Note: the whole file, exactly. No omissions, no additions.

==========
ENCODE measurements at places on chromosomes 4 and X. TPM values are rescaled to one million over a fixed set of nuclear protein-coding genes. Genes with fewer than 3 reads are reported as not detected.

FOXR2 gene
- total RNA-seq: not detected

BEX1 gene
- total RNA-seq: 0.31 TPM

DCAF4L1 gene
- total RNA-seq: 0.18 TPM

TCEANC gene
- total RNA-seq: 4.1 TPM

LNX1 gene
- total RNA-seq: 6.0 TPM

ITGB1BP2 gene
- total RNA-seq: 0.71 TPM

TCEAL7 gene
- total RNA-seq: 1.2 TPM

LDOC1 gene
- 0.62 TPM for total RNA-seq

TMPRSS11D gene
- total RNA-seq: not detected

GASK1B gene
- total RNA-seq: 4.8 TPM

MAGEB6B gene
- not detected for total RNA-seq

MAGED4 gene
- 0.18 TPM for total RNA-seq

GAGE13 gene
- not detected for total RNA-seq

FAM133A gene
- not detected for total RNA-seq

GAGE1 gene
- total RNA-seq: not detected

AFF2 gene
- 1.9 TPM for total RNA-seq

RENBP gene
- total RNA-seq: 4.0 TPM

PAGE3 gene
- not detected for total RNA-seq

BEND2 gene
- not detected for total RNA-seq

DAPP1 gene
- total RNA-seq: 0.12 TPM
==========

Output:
ENCODE measurements at places on chromosomes 4 and X. TPM values are rescaled to one million over a fixed set of nuclear protein-coding genes. Genes with fewer than 3 reads are reported as not detected.

FOXR2 gene
- total RNA-seq: not detected

BEX1 gene
- total RNA-seq: 0.31 TPM

DCAF4L1 gene
- total RNA-seq: 0.18 TPM

TCEANC gene
- total RNA-seq: 4.1 TPM

LNX1 gene
- total RNA-seq: 6.0 TPM

ITGB1BP2 gene
- total RNA-seq: 0.71 TPM

TCEAL7 gene
- total RNA-seq: 1.2 TPM

LDOC1 gene
- 0.62 TPM for total RNA-seq

TMPRSS11D gene
- total RNA-seq: not detected

GASK1B gene
- total RNA-seq: 4.8 TPM

MAGEB6B gene
- not detected for total RNA-seq

MAGED4 gene
- 0.18 TPM for total RNA-seq

GAGE13 gene
- not detected for total RNA-seq

FAM133A gene
- not detected for total RNA-seq

GAGE1 gene
- total RNA-seq: not detected

AFF2 gene
- 1.9 TPM for total RNA-seq

RENBP gene
- total RNA-seq: 4.0 TPM

PAGE3 gene
- not detected for total RNA-seq

BEND2 gene
- not detected for total RNA-seq

DAPP1 gene
- total RNA-seq: 0.12 TPM